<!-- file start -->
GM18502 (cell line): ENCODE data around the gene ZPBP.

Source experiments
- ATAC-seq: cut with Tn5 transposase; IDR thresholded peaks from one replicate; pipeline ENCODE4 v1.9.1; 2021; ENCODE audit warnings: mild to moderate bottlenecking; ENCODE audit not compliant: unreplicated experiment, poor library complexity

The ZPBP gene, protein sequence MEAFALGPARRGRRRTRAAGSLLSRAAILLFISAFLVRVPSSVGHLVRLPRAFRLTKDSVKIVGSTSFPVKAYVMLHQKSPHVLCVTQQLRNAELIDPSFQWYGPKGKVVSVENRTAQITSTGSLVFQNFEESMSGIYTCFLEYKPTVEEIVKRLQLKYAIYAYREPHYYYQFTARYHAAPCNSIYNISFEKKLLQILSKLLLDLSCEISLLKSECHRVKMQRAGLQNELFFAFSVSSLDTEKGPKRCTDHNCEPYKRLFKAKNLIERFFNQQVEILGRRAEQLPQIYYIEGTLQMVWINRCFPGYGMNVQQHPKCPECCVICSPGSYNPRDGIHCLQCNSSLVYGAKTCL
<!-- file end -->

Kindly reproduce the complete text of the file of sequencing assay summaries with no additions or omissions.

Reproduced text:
GM18502 (cell line): ENCODE data around the gene ZPBP.

Source experiments
- ATAC-seq: cut with Tn5 transposase; IDR thresholded peaks from one replicate; pipeline ENCODE4 v1.9.1; 2021; ENCODE audit warnings: mild to moderate bottlenecking; ENCODE audit not compliant: unreplicated experiment, poor library complexity

The ZPBP gene, protein sequence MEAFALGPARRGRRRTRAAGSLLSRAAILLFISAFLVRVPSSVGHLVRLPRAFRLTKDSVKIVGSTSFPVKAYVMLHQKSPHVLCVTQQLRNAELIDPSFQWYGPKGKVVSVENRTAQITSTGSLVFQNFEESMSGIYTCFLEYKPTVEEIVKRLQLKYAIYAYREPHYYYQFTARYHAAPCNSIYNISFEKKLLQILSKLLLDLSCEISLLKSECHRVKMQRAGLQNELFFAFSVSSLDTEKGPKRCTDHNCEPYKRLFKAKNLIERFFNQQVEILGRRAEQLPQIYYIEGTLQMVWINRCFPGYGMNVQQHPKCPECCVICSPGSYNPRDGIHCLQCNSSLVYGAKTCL